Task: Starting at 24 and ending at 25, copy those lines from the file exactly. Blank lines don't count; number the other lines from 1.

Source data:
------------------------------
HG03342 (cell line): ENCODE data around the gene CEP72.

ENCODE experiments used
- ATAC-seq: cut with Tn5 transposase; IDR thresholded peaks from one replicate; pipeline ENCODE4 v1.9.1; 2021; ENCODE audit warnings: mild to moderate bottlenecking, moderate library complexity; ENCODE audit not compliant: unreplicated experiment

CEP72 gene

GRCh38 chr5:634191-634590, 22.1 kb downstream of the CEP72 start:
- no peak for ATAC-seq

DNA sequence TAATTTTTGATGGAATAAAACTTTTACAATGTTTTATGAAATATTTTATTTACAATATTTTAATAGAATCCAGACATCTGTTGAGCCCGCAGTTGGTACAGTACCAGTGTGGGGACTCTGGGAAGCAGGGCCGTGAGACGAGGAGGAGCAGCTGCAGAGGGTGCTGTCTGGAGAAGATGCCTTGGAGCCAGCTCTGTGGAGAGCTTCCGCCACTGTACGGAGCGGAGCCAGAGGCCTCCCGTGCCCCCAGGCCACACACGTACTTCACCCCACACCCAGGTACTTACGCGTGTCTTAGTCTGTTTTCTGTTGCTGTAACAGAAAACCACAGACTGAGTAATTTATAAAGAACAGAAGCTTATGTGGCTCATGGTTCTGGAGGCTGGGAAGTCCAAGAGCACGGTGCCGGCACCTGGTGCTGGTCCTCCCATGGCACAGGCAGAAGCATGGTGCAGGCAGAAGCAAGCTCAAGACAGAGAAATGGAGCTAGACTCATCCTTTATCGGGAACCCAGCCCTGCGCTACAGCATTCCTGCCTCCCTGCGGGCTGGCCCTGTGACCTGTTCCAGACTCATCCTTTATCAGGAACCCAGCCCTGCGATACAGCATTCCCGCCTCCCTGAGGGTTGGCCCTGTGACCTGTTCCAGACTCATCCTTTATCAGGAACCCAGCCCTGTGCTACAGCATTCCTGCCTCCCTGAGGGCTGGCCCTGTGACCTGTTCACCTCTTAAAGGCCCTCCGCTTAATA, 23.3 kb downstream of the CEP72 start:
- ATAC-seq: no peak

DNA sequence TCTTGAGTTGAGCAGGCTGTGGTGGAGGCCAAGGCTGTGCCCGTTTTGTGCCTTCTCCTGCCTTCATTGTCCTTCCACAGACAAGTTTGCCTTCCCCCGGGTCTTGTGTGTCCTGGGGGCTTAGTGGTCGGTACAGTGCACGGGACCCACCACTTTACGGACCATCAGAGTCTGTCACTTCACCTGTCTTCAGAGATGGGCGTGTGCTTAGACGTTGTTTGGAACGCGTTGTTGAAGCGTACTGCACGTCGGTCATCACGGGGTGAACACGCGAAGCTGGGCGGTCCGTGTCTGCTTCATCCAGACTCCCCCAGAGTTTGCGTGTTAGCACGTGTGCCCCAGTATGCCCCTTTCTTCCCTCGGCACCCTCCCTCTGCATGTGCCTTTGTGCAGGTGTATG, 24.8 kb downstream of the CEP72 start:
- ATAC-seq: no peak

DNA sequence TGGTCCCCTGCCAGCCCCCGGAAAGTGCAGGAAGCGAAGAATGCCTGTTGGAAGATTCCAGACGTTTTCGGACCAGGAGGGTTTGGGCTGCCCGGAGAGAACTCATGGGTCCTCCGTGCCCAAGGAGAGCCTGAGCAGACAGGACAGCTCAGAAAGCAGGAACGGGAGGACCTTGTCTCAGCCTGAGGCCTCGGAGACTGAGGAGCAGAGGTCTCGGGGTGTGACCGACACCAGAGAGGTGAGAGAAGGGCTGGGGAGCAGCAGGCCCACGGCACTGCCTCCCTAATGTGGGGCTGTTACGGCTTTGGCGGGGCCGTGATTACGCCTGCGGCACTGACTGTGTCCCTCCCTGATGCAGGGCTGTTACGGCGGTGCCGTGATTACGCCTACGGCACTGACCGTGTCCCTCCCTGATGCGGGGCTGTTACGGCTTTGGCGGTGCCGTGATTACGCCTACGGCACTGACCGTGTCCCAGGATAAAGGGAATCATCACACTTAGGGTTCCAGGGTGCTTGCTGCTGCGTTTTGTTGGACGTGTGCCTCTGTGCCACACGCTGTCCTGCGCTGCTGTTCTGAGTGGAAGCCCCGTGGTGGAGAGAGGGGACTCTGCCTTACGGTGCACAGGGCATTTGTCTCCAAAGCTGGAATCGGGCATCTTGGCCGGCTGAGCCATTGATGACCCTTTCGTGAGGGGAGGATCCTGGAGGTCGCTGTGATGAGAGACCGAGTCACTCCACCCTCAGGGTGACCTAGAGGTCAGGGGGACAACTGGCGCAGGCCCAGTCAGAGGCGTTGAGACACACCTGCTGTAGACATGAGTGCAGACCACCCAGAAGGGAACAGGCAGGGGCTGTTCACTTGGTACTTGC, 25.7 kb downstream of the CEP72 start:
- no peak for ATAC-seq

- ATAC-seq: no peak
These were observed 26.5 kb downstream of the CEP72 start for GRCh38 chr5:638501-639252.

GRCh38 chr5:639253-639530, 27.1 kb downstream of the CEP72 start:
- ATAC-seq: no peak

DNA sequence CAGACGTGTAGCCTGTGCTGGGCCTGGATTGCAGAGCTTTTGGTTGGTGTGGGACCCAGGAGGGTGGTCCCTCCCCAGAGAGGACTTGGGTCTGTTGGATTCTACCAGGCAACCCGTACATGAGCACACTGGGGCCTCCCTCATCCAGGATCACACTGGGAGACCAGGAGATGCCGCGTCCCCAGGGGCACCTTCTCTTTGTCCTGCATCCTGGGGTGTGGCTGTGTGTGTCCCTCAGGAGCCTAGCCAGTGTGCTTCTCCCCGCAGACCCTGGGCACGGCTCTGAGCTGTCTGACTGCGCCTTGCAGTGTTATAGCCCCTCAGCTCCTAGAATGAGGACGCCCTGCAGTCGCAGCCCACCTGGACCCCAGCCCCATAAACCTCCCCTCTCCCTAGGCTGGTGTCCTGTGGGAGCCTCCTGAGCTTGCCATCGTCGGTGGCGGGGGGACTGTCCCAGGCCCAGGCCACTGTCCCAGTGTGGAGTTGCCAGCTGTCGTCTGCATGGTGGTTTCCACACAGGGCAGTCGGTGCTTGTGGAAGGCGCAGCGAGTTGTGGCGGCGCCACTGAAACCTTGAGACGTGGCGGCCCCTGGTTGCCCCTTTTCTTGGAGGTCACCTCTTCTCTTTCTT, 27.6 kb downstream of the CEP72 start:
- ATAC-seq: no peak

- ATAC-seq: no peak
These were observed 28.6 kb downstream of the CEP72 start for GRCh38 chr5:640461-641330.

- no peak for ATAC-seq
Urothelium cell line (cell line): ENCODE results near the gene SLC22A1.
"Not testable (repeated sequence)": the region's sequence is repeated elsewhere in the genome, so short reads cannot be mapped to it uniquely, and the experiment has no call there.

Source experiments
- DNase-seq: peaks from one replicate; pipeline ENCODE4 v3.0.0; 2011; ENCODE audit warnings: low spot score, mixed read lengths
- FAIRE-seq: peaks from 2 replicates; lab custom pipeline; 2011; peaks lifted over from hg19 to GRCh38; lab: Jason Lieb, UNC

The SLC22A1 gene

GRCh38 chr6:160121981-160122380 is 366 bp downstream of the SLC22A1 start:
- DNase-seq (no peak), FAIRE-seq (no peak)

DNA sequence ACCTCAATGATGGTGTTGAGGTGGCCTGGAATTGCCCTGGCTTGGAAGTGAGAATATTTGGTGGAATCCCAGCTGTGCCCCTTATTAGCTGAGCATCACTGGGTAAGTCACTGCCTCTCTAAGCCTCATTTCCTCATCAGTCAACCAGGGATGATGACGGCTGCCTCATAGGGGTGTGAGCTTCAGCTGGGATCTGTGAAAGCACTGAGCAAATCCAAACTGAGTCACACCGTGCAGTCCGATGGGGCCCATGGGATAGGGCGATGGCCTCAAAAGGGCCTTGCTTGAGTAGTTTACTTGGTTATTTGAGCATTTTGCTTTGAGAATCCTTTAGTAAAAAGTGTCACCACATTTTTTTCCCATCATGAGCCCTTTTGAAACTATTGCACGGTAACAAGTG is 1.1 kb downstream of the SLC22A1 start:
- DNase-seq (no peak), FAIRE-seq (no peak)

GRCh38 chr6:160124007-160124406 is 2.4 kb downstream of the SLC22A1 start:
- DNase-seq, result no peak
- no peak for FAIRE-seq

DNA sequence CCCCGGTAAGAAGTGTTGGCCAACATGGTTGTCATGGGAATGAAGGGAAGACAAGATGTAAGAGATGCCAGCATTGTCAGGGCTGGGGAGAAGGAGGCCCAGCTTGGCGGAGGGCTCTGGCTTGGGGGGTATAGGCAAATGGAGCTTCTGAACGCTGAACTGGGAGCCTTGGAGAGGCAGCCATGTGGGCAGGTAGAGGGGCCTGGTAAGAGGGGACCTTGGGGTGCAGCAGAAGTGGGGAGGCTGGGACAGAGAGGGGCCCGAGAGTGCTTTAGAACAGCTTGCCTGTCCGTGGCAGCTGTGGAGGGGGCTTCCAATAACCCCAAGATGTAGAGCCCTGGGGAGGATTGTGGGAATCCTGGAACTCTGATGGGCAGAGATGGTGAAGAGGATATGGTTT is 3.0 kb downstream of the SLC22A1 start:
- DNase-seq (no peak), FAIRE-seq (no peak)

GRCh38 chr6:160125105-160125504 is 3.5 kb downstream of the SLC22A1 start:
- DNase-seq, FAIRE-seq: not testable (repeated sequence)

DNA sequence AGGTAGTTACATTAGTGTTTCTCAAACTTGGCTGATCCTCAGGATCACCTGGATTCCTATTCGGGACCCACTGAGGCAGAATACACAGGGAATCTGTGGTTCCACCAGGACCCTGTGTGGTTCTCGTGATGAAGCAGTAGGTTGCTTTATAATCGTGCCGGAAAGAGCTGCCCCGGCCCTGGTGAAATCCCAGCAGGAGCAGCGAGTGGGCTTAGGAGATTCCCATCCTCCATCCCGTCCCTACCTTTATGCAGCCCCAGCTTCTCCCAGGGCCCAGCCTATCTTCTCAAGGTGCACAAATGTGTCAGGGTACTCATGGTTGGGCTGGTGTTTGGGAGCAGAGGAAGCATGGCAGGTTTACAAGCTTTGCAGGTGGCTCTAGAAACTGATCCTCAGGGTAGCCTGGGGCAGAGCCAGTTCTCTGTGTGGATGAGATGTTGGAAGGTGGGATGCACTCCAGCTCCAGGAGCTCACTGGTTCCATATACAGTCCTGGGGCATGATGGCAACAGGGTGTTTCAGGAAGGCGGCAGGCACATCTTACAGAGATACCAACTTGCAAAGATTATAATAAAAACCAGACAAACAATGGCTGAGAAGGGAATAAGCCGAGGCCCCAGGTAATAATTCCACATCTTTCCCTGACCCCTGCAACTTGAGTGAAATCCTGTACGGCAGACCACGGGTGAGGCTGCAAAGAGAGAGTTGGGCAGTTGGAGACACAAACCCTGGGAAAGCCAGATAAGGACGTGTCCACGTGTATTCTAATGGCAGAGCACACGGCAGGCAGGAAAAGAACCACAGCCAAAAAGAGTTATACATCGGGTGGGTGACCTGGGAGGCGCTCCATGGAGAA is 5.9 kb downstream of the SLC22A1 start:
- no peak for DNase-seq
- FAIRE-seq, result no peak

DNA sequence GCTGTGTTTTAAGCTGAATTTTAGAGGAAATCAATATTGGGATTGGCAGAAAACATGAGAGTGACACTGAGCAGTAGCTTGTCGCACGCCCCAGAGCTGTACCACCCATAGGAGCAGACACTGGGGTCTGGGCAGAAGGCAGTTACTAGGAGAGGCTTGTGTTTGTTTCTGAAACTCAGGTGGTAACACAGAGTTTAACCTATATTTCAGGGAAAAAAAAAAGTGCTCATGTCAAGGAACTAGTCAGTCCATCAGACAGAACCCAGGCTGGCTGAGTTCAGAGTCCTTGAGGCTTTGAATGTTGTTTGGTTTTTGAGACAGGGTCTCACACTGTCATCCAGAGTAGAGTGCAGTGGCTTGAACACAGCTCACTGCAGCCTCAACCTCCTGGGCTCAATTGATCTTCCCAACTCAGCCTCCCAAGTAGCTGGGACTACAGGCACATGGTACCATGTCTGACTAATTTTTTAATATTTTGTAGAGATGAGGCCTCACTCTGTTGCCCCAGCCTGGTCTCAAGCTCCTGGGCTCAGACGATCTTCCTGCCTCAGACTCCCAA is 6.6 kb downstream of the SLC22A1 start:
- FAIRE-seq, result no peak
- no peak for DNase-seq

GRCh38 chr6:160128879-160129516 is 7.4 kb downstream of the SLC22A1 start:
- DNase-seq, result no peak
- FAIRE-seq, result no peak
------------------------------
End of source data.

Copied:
Source experiments
- DNase-seq: peaks from one replicate; pipeline ENCODE4 v3.0.0; 2011; ENCODE audit warnings: low spot score, mixed read lengths